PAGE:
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The Future Of African Growth Is In Progress

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The topic of Africa’s economics has long plagued commentators. The continent is just so fractured, so politically unstable, so corrupt, so hit by challenges and so fluid that making any prediction on its growth is a tough one to make. Almost eight years ago, the African economy was referenced as being like “lions on the prowl” and, despite the North slowing up, these prediction has actually been correct. The annual growth has continued to grow, with the last five-year stretch growing by 4.1%.

The big question is, where does future success lie? Well, according to both political and economic commentators, there are three long-term trends that hold the most positivity when it comes to Africa’s growth thriving and not just surviving.

  1. The Young Labor Force

Africa has one of the youngest and largest labour forces in the world, and that is a huge asset in this day and age. But it is the future that sings the loudest song because, by 2035, this working population is predicted to be over a billion, making it the biggest in the world. The problem is creating jobs at the same rate, although there has been some serious progress made on this front with 53 million new, stable and paying jobs being created in the last fifteen years alone, growing at a rate of almost 4% in that time; a rate higher than the labour force grew. It is still a long way off the need, but it is narrowing the gap.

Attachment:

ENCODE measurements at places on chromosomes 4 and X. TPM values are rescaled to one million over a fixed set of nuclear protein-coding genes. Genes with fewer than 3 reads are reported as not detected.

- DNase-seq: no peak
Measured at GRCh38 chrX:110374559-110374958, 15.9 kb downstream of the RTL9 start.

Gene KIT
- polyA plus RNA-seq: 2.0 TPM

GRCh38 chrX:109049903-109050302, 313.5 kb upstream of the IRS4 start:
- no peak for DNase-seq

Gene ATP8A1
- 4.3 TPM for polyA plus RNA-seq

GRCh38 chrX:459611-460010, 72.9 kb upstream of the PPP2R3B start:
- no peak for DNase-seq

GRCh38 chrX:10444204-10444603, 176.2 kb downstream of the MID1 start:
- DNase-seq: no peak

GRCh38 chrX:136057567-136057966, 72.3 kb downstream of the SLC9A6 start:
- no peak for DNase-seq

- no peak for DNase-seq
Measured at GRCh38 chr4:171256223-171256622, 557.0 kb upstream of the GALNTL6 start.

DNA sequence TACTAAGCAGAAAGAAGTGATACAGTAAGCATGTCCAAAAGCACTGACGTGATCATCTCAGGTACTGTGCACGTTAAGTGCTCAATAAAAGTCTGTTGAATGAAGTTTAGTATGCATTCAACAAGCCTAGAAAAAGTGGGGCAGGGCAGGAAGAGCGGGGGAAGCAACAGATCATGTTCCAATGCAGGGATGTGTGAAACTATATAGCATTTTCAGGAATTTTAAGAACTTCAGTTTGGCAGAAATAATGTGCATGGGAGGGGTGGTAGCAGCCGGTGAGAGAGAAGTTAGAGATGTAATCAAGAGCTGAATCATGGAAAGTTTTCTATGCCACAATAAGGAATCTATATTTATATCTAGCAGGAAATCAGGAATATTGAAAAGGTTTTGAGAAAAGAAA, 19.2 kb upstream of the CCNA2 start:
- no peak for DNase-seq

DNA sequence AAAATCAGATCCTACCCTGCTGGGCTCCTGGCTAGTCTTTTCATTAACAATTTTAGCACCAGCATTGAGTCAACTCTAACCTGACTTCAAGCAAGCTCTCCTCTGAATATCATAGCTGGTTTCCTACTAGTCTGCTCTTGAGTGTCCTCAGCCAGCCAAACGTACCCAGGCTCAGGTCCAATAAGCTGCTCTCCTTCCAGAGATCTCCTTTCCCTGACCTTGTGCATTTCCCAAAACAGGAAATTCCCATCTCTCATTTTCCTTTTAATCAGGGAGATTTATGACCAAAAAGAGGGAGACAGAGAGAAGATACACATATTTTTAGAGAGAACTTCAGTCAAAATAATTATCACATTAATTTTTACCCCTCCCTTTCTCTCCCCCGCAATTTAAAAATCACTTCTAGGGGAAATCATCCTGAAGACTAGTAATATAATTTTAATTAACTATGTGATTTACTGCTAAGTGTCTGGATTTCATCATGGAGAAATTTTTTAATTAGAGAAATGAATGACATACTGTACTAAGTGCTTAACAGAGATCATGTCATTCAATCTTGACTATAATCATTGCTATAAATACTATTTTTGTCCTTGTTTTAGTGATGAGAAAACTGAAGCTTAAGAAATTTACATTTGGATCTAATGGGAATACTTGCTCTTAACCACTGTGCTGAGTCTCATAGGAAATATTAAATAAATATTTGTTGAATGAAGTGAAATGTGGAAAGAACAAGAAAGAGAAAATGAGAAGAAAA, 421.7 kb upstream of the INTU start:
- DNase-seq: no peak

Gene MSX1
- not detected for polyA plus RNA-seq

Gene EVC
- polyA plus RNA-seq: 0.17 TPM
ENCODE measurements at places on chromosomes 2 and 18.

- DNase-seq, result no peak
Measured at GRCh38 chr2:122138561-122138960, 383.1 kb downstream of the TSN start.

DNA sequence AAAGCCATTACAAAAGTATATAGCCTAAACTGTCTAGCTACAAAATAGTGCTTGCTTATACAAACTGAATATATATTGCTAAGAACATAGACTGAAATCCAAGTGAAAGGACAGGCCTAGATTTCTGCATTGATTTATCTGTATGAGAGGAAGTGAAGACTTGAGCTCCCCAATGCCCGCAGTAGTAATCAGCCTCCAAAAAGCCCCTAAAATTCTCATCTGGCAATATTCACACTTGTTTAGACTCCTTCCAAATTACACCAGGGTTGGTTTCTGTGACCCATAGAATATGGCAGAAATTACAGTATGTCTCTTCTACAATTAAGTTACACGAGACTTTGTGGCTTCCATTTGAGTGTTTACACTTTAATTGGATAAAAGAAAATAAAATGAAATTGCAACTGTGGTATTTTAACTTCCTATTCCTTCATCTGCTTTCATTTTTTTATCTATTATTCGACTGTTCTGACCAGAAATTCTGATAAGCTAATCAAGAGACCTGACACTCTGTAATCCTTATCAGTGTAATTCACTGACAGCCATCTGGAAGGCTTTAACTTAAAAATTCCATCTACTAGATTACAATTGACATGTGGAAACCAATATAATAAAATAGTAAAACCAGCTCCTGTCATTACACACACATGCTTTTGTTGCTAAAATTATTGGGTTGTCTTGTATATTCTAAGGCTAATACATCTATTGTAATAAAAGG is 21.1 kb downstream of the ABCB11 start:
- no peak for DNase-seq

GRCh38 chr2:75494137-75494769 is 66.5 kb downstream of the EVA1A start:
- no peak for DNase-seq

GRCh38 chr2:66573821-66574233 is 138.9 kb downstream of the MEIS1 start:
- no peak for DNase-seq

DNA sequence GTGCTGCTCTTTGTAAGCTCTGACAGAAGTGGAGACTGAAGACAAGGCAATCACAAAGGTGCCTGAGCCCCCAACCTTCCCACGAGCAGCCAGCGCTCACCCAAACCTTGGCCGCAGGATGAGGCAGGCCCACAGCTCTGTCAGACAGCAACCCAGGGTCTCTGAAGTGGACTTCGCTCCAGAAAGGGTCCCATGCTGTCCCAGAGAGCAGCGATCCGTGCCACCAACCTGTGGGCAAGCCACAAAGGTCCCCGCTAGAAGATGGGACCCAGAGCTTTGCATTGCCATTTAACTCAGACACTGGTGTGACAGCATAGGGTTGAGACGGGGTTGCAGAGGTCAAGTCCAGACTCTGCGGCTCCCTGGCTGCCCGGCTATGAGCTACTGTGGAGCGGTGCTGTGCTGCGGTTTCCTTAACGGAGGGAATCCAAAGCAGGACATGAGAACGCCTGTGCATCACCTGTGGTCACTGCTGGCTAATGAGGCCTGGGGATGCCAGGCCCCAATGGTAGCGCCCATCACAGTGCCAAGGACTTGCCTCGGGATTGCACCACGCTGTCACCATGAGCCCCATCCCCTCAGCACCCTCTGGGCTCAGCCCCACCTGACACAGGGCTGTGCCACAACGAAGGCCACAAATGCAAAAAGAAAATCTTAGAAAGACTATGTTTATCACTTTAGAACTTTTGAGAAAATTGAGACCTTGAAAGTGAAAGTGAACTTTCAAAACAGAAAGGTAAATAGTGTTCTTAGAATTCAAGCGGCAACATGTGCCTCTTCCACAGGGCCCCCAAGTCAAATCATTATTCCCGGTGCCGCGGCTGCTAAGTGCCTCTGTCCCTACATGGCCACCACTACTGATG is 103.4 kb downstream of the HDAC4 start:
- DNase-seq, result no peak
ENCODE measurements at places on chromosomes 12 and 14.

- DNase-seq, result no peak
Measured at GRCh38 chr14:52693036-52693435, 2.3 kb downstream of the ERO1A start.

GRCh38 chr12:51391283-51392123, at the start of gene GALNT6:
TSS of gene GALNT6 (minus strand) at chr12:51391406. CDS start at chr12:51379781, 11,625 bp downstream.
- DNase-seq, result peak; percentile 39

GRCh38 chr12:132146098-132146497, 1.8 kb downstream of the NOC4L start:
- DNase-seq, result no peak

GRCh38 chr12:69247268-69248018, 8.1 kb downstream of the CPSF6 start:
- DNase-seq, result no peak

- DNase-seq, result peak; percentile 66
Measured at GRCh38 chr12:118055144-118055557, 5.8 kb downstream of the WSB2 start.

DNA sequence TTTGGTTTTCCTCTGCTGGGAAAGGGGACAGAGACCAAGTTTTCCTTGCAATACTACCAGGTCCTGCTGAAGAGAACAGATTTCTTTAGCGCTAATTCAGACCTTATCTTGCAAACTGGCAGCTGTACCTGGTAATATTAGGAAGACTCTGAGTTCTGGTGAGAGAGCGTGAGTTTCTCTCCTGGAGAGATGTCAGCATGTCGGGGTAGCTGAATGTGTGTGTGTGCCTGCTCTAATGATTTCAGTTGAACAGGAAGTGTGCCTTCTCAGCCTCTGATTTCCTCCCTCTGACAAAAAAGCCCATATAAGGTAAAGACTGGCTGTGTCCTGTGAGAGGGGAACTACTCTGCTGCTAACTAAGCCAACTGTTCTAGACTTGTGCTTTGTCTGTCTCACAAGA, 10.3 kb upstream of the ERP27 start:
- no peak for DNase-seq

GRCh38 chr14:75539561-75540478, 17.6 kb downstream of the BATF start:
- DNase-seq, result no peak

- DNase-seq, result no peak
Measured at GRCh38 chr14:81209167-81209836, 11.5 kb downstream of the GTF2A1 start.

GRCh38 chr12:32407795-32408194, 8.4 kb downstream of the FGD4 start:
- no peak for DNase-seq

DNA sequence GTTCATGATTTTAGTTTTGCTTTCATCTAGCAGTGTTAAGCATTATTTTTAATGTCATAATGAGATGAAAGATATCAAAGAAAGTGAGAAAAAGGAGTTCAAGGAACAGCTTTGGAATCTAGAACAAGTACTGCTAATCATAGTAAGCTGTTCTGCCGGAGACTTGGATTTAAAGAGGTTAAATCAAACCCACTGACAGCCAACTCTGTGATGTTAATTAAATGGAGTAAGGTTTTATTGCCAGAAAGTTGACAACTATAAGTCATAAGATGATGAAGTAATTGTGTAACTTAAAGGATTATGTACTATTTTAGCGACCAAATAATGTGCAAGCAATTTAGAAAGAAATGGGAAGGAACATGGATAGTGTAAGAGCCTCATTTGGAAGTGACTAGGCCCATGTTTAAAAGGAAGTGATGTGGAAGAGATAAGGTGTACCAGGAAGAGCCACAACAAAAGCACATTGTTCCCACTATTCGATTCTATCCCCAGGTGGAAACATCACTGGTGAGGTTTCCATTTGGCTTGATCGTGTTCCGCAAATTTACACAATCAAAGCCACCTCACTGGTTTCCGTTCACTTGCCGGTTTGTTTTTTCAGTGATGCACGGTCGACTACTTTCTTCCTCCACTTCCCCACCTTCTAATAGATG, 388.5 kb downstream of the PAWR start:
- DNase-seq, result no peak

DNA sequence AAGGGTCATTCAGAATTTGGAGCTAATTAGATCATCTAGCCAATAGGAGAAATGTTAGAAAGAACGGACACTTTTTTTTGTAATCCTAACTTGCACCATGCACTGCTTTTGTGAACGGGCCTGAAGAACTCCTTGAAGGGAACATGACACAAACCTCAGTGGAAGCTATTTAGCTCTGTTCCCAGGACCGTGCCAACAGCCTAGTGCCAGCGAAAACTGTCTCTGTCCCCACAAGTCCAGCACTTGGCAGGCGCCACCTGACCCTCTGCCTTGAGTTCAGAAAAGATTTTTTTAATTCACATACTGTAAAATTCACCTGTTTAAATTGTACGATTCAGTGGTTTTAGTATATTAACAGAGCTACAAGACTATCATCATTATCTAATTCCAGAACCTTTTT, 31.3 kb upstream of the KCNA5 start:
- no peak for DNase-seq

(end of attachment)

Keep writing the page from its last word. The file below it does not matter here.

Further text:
1. Urbanisation is Still Happening

This means that the major benefits of Africa’s combined effort are still to come to fruition. The urban expansion is the secret to Africa’s increased productivity and that is still growing, and growing fast. By 2027, an additional 185 million people will have moved to urban areas, which will boost productivity, growth and consumption. This has also triggered a rise in African development institutions that are keen to boost this growth and fill the gap, and they are doing so by investing modest amounts in high-tech power generation services, power supplies,roads and railways, infrastructure and mining. This, coupled with the current rate of consumption makes for a promising future – Africa’s consumers will spend more than $2 trillion dollars by 2024. As such, the emphasis has shifted from the consumer to companies needing to use detailed market intelligence to learn where the most promising markets are.


  1. Technology Always Has An Answer

The two points above are promising on their own, but they are also promising in terms of how they position the economy, making Africa ready to benefit from the advancements in technology. This is a change that could possibly unlock a huge amount of additional growth, and maybe even see this continent overtake the limitations currently in place due to the cost of physical infrastructure. Smartphones are the obvious example on this front with this market set to burst through the 50% marker in the next two and a bit years. It isn’t just cell phones that will boost growth, though; it is everything that comes with this increased connectivity. From healthcare to power, everything will get the boost needed.

It won’t be plain-sailing, but it will be progress.